Norwegian Air Shuttle (NAS) started small. It was founded on 22 January 1993 from the bankrupt wreckage of Norwegian regional airline Busy Bee by 50 then-redundant former employees. Using three Fokker 50 aircraft, they contracted with Braathens to link the scattered cities on Norway’s west coast. For the next decade, they grew steadily and profitably on this basis until SAS took over and absorbed Braathens, unilaterally cancelling contracts that should have been given 18 months’ notice.
Norwegian shrugged off this setback by re-purposing its fleet of MD-80 short-haul jets to become a low-cost carrier between Scandinavia and Eastern Europe. This was reinforced by their 2007 purchase of FlyNordic from Finnair. That same year, they ordered 42 Boeing 737s and their fleet of these had grown to 78 by 2011. By then, they had started leasing the new Boeing 787 Dreamliners for long-distance use between Europe and both west coast USA and the Far East.
Such a massive expansion was made possible by significant restructuring and creative financing, including sale and lease-back of much of its fleet. The spectacular growth has been led by by CEO and largest shareholder Bjørn Kjos, Under the control of Norwegian Air Shuttle ASA is a bewildering variety of associated subsidiaries. The group’s revenue passed £1bn in 2015 and has grown since—nu 30% in 2017. In its 26 years, it has grown to be the ninth-largest low-cost airline in the world.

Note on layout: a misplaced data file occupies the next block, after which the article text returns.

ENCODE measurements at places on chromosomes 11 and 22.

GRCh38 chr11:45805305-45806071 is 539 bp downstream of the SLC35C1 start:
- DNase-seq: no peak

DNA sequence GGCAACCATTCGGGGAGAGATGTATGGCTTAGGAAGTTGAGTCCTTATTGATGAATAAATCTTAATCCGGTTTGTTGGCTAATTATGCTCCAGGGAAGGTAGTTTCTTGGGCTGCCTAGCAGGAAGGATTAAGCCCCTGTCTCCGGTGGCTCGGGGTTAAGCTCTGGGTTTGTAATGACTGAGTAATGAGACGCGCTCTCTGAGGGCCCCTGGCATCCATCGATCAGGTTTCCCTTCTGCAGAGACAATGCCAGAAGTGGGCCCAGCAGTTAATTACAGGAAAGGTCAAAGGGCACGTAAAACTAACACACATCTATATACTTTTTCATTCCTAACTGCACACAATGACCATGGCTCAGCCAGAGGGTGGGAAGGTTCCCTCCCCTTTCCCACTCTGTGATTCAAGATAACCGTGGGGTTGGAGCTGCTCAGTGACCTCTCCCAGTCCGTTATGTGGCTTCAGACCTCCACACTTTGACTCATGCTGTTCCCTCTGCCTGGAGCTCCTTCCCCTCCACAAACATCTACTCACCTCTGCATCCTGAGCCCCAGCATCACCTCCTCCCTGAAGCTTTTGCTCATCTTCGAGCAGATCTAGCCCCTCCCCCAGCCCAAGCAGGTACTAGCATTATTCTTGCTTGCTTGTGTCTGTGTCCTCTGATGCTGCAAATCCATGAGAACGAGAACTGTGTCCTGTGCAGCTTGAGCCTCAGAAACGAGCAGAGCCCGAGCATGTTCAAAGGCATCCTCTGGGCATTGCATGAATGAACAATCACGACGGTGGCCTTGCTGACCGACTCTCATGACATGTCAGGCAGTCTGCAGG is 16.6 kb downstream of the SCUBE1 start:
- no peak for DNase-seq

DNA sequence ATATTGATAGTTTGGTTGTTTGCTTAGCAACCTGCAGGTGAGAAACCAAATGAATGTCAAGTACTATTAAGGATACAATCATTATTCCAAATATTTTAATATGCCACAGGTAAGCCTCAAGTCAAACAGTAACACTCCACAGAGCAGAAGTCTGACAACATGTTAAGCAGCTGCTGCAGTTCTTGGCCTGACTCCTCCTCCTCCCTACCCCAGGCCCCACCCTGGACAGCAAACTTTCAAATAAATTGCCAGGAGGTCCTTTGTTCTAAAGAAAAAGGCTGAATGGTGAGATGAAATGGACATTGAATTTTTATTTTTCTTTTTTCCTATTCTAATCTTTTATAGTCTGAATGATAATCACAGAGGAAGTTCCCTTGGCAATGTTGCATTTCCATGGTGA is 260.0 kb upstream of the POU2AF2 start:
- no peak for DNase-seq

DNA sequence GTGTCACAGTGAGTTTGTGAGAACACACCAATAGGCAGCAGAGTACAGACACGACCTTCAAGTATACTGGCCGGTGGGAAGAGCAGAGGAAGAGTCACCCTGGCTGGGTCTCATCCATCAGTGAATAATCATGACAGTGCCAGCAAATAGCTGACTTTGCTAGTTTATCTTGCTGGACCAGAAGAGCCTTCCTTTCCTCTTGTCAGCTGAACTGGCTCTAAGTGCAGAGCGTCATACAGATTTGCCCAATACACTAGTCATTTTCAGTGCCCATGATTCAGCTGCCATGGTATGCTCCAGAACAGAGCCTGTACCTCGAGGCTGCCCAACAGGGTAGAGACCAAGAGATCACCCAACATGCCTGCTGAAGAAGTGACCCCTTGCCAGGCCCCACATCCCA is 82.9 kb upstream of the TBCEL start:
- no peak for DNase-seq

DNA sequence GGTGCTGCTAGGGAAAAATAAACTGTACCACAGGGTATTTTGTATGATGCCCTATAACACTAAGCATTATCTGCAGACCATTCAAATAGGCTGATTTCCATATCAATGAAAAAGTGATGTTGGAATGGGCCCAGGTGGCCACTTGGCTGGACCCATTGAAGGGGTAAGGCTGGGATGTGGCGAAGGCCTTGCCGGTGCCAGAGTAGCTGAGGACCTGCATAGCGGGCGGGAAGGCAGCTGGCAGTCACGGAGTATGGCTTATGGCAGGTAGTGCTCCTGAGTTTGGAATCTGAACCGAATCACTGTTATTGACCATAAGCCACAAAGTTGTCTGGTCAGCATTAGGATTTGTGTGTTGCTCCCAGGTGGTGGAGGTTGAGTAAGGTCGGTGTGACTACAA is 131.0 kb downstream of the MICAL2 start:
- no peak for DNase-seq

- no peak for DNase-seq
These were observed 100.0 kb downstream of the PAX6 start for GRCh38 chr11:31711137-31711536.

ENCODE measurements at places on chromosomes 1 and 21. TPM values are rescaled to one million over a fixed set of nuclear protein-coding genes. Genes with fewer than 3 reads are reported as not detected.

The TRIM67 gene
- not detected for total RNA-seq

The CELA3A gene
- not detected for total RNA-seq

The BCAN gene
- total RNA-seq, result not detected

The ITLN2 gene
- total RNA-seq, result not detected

It has managed to do this by luring passengers away from both conventional and low-cost airlines in Europe and by competing very effectively on long-haul routes—especially to North America—by bringing low-cost competition to airlines like BA. Not only does Norwegian undercut them on price but the Dreamliners used are faster, quieter and more comfortable than BA’s fleet of aging 747 Jumbos. But this growth has come at a cost. Net profit in 2017 was a loss of around £100m, although it is difficult to be precise because of the flurry of operations run through subsidiaries. Although the stock trades on the Oslo exchange with an EPS ratio round 9, the stock value has halved since its peak of NOK 377 in 2015. (£1 ~11Norwegian Kroner). NAS’ capital structure shows ratio of its debt to equity stands at a dangerous level over 1,000 to 1.
By last summer, the financial gnomes of Canary Wharf and Wall Street had written NAS off as good to invest in only in hopes of a takeover by some other airline. Those in the know were advising friends not to book with Norwegian, in case they found themselves stranded. But NAS has flown on into the winter, paying its bills and keeping its vast network of routes carrying over 30m passengers during 2018. Even the Wall Street Journal admitted that (to paraphrase Mark Twain) rumours of its death had been greatly exaggerated.
This not to say it won’t suddenly go the way of once-leading airlines like Pan Am, Laker, TWA or BMI in this highly competitive field. But if you don’t mind flying via Gatwick or Copenhagen, you can find deals under £200 to Los Angeles, Las Vegas or San Francisco you might consider worth the risk. I would.
Disclosure: I have no stock nor have any financial interest in NAS, or its subsidiaries. I have flown with them five times, finding the flights comfortable and punctual…but the staff training—both on the ground and in the air—was inadequate.